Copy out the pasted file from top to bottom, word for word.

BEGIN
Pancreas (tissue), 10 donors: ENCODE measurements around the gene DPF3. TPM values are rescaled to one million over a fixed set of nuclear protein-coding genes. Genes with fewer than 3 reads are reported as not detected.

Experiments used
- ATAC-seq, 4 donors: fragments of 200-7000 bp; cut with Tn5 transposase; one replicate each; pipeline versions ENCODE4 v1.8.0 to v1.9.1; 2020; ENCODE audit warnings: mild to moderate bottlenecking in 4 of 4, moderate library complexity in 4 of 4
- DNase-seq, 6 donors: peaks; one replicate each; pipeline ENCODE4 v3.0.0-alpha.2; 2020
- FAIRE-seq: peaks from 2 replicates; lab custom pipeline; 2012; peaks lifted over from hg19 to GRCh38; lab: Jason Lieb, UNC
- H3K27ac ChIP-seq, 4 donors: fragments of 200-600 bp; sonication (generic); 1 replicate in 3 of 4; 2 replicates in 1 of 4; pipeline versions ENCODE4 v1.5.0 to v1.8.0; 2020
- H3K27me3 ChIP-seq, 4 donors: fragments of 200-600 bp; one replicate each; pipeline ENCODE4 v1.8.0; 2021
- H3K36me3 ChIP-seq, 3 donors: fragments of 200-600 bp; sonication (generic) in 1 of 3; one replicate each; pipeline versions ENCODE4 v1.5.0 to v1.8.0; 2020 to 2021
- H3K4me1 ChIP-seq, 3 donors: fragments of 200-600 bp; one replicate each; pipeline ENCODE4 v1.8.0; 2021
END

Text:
Pancreas (tissue), 10 donors: ENCODE measurements around the gene DPF3. TPM values are rescaled to one million over a fixed set of nuclear protein-coding genes. Genes with fewer than 3 reads are reported as not detected.

Experiments used
- ATAC-seq, 4 donors: fragments of 200-7000 bp; cut with Tn5 transposase; one replicate each; pipeline versions ENCODE4 v1.8.0 to v1.9.1; 2020; ENCODE audit warnings: mild to moderate bottlenecking in 4 of 4, moderate library complexity in 4 of 4
- DNase-seq, 6 donors: peaks; one replicate each; pipeline ENCODE4 v3.0.0-alpha.2; 2020
- FAIRE-seq: peaks from 2 replicates; lab custom pipeline; 2012; peaks lifted over from hg19 to GRCh38; lab: Jason Lieb, UNC
- H3K27ac ChIP-seq, 4 donors: fragments of 200-600 bp; sonication (generic); 1 replicate in 3 of 4; 2 replicates in 1 of 4; pipeline versions ENCODE4 v1.5.0 to v1.8.0; 2020
- H3K27me3 ChIP-seq, 4 donors: fragments of 200-600 bp; one replicate each; pipeline ENCODE4 v1.8.0; 2021
- H3K36me3 ChIP-seq, 3 donors: fragments of 200-600 bp; sonication (generic) in 1 of 3; one replicate each; pipeline versions ENCODE4 v1.5.0 to v1.8.0; 2020 to 2021
- H3K4me1 ChIP-seq, 3 donors: fragments of 200-600 bp; one replicate each; pipeline ENCODE4 v1.8.0; 2021